We must differentiate between kneading a belila ava (thick mixture), which is forbidden by Torah law, and kneading a belila rakka (thin mixture), which is rabbinically banned.  If it is a belila ava, one should forbid the mixing of two masses, and therefore it is good to be stringent and not to mix honey in soft cheese (i.e., that which cannot be poured), but if it is a belila rakka, it appears that one may be lenient about this.  Similarly, one may be lenient when there is no additional viscosity created, particularly when one does so proximate to the meal, as this may be considered tikkun okhel, not lisha.  All the more so, one may be lenient when the mixing is done in the midst of eating, and particularly when the resulting mixture is no more viscous than its constituent ingredients.  Therefore, one may mix the whipped-cream topping of a desert cup into the chocolate pudding on the bottom and the like.[1]

 

Similarly, one may be lenient and mix mayonnaise and ketchup in order to make salad dressing out of them, since we are talking about a belila rakka, particularly since the mixture is a more fluid belila, which can be used as a dressing.  Clearly it is also permitted to add water in order to dilute it; as we have seen previously, one may add water even to dough, since this action is the opposite of lisha — it does not aim to bind and connect, but rather to loosen and separate.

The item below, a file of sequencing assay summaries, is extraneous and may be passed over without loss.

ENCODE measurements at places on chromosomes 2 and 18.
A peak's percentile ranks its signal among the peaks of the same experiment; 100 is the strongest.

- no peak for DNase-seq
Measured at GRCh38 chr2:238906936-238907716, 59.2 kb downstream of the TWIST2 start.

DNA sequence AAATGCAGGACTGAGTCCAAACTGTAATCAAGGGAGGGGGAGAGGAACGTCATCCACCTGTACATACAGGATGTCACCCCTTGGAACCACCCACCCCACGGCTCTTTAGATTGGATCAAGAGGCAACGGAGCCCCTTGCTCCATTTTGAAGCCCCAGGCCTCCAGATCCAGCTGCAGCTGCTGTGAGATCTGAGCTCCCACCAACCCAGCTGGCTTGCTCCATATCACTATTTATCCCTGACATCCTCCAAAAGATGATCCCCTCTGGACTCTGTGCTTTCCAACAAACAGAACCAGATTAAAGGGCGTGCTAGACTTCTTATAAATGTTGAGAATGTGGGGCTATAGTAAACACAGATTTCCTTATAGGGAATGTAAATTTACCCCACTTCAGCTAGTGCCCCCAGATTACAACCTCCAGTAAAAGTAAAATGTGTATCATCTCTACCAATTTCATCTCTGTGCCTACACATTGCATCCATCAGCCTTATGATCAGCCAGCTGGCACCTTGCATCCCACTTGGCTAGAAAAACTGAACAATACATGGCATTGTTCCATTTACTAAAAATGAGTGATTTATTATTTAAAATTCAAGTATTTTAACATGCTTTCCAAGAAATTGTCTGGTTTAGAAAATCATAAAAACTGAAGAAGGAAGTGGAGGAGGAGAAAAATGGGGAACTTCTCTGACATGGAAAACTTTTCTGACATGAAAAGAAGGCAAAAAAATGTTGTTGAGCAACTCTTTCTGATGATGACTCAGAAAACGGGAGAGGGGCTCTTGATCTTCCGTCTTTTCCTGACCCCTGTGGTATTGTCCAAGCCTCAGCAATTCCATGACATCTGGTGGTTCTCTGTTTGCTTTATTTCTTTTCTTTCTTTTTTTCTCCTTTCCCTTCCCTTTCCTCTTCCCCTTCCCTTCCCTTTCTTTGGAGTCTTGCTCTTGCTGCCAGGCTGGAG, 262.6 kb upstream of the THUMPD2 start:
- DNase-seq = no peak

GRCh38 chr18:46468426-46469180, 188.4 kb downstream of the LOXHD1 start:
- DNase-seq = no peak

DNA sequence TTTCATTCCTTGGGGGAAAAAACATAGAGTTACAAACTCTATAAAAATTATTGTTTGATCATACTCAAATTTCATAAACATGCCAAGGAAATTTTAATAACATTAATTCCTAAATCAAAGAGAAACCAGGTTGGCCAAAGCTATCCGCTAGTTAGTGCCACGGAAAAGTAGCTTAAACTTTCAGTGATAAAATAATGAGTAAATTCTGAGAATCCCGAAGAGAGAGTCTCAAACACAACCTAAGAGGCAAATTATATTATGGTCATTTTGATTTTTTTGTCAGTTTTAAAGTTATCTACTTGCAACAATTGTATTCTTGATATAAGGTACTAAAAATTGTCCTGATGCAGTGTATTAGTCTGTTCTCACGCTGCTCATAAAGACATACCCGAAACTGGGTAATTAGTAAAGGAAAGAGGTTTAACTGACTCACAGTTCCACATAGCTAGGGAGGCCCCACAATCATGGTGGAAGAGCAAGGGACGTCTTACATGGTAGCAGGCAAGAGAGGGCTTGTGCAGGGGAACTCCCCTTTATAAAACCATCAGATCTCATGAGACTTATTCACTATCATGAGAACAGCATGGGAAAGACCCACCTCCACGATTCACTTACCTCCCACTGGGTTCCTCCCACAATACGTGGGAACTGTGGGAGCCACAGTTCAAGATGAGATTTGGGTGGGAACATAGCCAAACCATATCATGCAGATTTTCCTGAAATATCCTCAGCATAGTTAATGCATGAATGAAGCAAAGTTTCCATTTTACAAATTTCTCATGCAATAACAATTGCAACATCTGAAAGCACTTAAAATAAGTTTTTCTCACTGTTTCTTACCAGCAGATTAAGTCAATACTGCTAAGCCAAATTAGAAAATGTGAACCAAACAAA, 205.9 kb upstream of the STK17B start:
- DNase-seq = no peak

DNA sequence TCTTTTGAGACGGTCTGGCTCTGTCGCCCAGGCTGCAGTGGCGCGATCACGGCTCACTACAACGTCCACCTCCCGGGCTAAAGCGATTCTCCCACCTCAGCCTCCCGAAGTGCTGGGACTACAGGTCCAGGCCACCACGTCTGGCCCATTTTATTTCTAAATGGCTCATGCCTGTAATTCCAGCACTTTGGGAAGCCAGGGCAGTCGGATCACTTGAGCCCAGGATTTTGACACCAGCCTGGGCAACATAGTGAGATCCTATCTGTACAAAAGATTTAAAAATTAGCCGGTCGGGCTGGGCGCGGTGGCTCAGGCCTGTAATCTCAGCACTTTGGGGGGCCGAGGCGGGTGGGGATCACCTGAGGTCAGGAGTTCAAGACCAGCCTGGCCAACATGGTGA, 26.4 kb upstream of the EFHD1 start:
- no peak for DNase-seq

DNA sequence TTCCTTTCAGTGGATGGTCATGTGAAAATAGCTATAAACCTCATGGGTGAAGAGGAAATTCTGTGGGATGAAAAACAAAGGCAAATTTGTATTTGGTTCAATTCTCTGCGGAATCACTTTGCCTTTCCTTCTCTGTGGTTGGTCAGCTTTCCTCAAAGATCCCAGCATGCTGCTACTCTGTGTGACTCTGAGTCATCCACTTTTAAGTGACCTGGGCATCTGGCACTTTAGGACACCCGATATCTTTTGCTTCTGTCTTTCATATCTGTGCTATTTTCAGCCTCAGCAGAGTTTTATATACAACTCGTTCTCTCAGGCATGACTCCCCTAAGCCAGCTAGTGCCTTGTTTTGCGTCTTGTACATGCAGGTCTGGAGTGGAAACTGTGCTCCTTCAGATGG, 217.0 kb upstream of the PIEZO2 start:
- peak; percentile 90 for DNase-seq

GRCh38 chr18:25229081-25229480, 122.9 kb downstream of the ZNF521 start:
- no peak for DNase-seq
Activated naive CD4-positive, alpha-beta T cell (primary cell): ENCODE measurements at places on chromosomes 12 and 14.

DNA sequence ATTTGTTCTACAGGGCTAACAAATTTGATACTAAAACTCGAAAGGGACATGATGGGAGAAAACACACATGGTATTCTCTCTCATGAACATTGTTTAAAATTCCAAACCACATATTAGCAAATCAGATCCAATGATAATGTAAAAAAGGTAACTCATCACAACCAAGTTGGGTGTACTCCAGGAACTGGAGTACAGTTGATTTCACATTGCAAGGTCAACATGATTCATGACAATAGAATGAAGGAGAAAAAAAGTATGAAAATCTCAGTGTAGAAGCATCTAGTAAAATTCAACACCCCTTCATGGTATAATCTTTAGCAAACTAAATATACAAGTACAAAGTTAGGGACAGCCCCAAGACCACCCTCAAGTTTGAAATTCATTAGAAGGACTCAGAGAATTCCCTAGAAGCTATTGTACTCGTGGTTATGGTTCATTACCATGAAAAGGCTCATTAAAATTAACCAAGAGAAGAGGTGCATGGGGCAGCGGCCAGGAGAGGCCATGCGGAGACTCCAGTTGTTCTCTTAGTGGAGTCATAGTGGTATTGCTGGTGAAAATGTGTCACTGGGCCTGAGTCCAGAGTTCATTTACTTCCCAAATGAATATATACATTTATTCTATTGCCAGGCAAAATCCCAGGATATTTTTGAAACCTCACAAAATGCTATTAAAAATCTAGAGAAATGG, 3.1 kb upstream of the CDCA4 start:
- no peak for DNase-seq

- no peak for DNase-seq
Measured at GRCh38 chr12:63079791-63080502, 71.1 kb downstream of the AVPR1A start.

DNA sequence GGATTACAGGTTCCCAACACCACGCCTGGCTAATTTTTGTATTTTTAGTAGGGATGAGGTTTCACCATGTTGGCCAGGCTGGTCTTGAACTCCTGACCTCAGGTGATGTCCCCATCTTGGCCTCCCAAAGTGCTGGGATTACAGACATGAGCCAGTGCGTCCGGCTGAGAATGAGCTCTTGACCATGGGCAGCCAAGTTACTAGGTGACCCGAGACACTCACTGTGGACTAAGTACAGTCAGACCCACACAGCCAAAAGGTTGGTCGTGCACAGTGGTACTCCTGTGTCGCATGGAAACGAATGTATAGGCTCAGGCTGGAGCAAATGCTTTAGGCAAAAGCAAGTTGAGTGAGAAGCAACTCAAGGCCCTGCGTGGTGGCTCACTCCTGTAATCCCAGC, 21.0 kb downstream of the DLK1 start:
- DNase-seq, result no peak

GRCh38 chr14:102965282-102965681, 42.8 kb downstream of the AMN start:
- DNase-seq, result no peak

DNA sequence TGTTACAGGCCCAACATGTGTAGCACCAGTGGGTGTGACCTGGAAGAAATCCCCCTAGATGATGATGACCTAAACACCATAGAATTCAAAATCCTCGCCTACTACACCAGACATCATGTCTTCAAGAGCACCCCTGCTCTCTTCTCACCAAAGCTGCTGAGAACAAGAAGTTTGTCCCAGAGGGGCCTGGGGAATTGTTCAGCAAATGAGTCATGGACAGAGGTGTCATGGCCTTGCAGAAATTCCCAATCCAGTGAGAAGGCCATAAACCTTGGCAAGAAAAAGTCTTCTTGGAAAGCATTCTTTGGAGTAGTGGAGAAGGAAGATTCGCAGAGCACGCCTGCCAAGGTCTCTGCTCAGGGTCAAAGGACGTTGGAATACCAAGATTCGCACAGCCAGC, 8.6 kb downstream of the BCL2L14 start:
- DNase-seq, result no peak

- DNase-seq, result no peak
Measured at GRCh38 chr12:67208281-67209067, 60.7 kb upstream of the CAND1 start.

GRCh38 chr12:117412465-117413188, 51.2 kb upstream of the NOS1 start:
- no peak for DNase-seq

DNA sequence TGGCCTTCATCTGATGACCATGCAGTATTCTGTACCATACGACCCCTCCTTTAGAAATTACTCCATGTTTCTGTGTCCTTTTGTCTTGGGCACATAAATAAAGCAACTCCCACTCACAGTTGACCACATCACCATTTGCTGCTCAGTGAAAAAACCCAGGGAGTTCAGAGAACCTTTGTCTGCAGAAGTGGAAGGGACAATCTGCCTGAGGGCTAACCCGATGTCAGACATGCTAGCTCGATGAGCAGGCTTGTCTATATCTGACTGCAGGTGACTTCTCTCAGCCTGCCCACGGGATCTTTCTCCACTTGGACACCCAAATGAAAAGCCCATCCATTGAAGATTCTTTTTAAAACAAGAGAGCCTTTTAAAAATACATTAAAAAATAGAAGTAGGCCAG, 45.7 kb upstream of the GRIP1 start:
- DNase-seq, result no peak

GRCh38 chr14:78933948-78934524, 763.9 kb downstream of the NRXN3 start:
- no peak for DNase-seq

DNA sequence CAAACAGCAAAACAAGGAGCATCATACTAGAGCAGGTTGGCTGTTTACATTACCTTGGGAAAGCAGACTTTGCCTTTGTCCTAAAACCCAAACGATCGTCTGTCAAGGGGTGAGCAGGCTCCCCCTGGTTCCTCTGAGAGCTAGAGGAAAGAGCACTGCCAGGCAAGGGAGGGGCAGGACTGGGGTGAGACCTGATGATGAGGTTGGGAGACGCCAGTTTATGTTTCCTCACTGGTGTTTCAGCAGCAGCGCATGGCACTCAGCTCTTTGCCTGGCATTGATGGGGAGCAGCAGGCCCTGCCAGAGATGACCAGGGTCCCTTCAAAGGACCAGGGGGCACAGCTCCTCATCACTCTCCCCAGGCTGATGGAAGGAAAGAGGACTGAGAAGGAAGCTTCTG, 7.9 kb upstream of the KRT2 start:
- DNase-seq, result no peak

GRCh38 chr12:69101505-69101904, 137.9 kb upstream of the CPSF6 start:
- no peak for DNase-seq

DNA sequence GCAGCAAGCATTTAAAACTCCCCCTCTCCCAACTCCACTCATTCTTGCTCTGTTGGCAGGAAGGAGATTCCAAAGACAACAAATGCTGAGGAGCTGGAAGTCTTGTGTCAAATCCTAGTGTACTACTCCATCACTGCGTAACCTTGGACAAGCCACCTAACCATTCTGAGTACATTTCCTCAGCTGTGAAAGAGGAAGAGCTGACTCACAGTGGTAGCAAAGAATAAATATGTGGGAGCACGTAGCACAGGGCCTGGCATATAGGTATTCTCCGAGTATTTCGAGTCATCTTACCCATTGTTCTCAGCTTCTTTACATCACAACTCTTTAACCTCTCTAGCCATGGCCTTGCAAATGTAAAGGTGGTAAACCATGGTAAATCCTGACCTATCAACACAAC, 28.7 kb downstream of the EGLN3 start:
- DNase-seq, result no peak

Sugar or cocoa in yogurt or soft cheese: One may stir granular sugar or cocoa into yogurt, soft cheese and the like, because no solid mass is created here, nor is there any binding of parts.  One only imparts taste to the yogurt.  Even though Rav Neuwirth (Shemirat Shabbat Ke-hilkhata 8:16) forbids mixing sugar with soft cheese, this is a perplexing view.  The Orechot Shabbat (6:43) disputes this and allows the practice; see the analysis of the Shalmei Yehonatan (321:15 — 50, 6). 

 

Hummus and tahini: According to the lenient halakhic authorities, one may mix prepared hummus with prepared tahini, since this is the integration of two masses, each of which has already undergone lisha on its own.  However, according to Rav S.Z. Auerbach, it would apparently be forbidden to mix them, since the tahini is made thicker as a result of the mixing.  Nevertheless, according to his view, it would be permitted to put one on top of the other, since there is no mixture here, and the tahini does not permeate the hummus, so that there is no prohibition even according to the view of Rabbi.  If one does not attempt to stir them, or if one merely dips bread into them, there would not be a problem according to any view, even if the tahini and hummus become mixed in the process.